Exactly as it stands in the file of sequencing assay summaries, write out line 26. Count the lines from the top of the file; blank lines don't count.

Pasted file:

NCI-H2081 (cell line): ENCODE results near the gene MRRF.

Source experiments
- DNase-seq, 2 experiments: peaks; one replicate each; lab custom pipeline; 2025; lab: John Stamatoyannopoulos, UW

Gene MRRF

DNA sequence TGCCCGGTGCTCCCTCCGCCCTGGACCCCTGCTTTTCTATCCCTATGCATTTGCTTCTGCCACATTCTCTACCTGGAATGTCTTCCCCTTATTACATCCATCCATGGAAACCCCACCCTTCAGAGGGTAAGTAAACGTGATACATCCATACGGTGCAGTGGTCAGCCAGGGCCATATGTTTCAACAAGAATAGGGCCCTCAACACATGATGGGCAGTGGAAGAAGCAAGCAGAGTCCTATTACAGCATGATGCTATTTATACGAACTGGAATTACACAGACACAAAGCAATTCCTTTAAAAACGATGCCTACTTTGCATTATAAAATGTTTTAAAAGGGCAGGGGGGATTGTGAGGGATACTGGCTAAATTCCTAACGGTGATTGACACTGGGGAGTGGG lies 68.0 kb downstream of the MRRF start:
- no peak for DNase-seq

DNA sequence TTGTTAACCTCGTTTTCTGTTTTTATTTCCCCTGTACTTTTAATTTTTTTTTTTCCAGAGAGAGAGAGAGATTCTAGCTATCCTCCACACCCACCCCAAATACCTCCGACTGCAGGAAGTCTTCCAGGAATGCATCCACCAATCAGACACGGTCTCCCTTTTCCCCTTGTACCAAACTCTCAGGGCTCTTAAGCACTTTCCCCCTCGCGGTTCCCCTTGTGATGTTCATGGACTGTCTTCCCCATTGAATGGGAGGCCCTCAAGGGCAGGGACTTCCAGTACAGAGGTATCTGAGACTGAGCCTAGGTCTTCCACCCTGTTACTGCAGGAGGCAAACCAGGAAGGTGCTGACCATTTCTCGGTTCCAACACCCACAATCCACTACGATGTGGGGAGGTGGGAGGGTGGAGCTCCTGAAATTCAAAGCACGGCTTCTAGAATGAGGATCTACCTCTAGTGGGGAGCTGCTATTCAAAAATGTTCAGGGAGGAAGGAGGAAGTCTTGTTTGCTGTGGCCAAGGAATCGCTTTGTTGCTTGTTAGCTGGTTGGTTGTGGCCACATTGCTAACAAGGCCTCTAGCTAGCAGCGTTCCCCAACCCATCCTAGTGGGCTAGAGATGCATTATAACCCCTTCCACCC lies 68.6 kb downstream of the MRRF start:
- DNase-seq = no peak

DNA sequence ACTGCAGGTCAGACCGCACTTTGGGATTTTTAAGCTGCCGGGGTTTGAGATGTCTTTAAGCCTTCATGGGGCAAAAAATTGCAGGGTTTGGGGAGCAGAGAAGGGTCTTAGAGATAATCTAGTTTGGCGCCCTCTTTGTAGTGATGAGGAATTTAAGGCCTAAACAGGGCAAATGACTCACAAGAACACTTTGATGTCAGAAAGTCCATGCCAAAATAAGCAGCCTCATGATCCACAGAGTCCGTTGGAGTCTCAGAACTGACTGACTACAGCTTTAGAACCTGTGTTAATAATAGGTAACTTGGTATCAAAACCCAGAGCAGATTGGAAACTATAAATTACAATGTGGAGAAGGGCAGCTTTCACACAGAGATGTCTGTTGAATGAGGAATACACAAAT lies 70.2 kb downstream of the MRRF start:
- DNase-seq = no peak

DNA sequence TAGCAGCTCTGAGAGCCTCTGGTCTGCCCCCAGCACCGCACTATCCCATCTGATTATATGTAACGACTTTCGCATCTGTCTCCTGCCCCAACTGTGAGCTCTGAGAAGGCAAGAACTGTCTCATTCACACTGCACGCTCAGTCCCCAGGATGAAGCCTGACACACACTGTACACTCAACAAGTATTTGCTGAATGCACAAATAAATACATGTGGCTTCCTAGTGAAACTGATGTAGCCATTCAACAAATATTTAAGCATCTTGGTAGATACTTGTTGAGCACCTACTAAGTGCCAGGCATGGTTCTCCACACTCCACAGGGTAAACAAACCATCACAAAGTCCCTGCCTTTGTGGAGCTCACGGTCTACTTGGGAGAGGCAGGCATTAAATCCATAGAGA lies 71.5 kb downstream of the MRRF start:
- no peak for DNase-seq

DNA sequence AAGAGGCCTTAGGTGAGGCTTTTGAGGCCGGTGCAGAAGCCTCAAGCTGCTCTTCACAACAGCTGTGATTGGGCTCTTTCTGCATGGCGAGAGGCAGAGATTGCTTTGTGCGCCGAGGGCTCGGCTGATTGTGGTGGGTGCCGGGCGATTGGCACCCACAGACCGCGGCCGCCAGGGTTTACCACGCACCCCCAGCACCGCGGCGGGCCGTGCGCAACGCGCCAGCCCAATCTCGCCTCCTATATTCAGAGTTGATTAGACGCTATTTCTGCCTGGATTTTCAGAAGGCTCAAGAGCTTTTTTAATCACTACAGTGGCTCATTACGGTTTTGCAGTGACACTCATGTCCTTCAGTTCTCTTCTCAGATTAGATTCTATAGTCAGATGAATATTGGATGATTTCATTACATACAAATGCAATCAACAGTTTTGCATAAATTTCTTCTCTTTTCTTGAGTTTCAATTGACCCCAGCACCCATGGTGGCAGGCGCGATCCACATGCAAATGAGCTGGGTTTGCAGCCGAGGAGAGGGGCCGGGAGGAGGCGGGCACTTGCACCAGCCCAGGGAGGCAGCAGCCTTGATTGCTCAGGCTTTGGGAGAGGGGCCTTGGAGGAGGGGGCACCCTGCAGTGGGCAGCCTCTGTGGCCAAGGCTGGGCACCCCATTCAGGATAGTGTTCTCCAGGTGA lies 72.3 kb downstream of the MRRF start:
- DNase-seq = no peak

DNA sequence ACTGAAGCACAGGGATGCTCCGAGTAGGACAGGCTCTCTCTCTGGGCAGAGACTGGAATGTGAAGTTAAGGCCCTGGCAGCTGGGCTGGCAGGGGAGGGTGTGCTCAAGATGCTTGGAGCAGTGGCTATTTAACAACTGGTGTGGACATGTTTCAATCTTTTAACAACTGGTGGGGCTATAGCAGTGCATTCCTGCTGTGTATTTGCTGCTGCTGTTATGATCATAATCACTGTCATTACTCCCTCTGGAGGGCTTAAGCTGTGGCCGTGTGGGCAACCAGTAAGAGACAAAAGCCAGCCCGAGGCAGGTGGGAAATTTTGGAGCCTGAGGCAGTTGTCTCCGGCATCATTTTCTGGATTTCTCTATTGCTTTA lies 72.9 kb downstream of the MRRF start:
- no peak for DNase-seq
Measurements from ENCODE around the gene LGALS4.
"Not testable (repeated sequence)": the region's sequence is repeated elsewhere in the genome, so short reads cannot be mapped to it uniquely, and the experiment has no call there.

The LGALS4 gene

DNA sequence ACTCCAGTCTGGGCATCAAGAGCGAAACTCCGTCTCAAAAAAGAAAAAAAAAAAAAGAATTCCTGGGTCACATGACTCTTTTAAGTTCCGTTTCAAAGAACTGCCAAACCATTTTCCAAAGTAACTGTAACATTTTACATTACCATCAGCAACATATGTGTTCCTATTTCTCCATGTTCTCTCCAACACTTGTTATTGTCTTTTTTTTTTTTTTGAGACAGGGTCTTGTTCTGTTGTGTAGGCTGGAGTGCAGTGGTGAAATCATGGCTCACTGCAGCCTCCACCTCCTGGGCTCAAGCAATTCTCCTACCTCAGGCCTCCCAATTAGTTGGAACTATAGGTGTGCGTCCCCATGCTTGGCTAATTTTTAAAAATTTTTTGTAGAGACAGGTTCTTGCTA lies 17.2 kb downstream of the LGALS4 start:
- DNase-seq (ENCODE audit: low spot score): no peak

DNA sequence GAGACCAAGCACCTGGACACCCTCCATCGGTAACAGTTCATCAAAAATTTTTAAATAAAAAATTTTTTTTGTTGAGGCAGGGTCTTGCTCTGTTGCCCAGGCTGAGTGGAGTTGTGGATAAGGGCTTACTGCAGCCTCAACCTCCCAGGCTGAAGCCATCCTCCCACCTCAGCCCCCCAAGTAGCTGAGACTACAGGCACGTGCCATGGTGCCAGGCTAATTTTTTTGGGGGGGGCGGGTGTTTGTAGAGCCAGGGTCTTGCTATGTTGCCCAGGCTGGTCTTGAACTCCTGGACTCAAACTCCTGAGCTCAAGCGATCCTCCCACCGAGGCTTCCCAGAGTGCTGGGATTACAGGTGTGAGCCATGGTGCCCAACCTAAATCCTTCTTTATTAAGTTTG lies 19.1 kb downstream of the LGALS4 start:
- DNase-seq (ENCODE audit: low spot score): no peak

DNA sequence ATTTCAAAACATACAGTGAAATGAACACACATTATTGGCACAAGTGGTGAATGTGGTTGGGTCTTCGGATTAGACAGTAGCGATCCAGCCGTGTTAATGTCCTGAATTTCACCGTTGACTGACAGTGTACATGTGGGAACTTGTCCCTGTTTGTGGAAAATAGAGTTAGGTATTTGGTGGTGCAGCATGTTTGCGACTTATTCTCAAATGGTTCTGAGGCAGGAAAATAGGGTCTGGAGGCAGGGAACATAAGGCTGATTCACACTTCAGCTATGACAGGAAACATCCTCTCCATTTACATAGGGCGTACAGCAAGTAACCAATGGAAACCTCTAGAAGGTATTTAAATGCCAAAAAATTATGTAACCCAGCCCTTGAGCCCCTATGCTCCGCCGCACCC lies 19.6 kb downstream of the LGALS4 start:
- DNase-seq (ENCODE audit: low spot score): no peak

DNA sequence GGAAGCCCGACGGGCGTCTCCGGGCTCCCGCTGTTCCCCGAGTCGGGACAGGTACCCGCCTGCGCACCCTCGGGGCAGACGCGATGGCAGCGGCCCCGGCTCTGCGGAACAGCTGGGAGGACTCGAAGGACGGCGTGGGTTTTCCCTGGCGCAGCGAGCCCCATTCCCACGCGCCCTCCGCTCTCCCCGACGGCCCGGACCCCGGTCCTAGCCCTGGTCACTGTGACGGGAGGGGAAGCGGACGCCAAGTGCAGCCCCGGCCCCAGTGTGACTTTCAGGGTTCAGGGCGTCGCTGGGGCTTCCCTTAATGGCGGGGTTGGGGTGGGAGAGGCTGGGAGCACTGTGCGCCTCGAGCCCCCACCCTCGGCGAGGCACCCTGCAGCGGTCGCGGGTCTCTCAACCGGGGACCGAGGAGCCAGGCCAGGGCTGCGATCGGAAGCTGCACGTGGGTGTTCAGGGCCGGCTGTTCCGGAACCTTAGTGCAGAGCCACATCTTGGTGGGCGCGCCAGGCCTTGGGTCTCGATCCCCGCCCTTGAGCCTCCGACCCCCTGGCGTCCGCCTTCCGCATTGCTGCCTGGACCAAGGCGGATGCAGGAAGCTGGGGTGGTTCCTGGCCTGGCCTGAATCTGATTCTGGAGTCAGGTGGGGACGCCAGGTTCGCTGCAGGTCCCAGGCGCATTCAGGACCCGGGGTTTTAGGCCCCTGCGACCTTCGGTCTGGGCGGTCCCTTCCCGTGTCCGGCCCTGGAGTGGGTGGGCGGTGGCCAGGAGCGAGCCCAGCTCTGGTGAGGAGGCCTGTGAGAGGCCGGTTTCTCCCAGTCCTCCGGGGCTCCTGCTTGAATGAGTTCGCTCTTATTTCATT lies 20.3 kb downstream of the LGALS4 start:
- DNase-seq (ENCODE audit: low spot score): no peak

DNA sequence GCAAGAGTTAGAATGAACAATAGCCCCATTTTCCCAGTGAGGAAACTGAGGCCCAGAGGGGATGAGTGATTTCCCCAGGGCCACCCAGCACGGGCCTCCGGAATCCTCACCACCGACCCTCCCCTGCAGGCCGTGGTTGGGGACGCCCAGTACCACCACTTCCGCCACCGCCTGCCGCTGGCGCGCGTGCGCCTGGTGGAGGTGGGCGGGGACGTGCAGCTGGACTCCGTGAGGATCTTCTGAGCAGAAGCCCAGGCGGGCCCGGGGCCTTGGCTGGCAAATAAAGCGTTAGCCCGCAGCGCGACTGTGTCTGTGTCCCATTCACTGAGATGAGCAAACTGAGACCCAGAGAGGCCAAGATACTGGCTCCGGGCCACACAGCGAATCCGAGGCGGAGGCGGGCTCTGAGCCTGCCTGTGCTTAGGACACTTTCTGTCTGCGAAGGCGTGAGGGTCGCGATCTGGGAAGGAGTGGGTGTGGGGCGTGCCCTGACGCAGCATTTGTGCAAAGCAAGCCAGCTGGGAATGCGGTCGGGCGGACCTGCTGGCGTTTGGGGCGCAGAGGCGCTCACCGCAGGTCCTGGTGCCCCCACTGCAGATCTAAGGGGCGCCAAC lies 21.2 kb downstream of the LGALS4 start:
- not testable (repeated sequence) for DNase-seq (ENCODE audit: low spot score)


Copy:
DNA sequence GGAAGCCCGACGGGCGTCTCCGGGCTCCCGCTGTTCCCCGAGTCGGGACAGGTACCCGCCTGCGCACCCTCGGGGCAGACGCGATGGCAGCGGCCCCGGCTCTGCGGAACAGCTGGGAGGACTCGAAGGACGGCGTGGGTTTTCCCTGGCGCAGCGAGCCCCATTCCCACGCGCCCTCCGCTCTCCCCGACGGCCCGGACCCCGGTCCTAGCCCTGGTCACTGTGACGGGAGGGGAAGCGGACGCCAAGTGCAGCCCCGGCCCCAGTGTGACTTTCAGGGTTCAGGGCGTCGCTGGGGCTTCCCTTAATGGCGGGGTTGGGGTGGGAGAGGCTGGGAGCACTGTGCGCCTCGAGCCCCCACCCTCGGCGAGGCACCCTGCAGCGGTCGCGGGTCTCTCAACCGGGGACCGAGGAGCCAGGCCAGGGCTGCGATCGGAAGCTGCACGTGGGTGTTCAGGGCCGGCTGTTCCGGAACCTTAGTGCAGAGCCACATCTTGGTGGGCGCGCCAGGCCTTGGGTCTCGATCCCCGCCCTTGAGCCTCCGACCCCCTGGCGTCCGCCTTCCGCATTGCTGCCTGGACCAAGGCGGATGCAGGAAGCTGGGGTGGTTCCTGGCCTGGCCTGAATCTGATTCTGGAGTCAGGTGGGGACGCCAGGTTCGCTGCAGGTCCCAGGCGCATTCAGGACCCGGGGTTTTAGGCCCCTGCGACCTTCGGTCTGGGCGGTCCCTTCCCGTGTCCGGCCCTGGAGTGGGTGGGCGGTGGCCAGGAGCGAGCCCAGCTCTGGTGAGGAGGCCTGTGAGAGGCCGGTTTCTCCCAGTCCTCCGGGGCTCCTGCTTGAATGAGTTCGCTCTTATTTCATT lies 20.3 kb downstream of the LGALS4 start: